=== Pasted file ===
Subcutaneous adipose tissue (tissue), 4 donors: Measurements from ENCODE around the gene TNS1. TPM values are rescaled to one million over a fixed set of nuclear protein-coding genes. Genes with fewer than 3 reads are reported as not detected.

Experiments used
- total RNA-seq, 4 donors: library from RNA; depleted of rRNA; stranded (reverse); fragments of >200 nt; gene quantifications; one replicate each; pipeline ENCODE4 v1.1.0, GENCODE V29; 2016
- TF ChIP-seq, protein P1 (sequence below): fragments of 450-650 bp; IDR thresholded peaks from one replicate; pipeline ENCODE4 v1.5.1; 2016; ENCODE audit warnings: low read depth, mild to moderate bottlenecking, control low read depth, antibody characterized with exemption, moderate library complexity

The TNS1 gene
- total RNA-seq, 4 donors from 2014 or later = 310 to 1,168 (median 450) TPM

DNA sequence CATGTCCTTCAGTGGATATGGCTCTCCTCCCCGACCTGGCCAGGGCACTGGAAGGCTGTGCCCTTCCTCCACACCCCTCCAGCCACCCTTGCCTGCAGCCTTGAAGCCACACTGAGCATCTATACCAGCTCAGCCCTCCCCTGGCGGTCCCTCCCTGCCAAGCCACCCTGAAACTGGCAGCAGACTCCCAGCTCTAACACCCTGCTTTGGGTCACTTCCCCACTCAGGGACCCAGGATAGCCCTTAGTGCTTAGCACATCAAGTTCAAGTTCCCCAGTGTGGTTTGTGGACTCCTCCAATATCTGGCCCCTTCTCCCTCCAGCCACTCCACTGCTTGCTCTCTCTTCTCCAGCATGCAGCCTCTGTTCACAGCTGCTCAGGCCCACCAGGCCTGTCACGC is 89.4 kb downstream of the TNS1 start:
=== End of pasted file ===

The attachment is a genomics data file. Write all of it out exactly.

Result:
Subcutaneous adipose tissue (tissue), 4 donors: Measurements from ENCODE around the gene TNS1. TPM values are rescaled to one million over a fixed set of nuclear protein-coding genes. Genes with fewer than 3 reads are reported as not detected.

Experiments used
- total RNA-seq, 4 donors: library from RNA; depleted of rRNA; stranded (reverse); fragments of >200 nt; gene quantifications; one replicate each; pipeline ENCODE4 v1.1.0, GENCODE V29; 2016
- TF ChIP-seq, protein P1 (sequence below): fragments of 450-650 bp; IDR thresholded peaks from one replicate; pipeline ENCODE4 v1.5.1; 2016; ENCODE audit warnings: low read depth, mild to moderate bottlenecking, control low read depth, antibody characterized with exemption, moderate library complexity

The TNS1 gene
- total RNA-seq, 4 donors from 2014 or later = 310 to 1,168 (median 450) TPM

DNA sequence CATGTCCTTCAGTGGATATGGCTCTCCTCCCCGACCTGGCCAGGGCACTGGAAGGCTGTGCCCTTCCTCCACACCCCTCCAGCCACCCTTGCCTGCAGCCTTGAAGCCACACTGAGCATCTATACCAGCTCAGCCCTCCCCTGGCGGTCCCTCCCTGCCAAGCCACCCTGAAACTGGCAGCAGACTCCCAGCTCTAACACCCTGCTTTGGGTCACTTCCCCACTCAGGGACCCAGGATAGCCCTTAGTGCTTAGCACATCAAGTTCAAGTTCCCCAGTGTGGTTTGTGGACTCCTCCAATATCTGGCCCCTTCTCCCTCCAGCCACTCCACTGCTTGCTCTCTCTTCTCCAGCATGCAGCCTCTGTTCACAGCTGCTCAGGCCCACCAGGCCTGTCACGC is 89.4 kb downstream of the TNS1 start: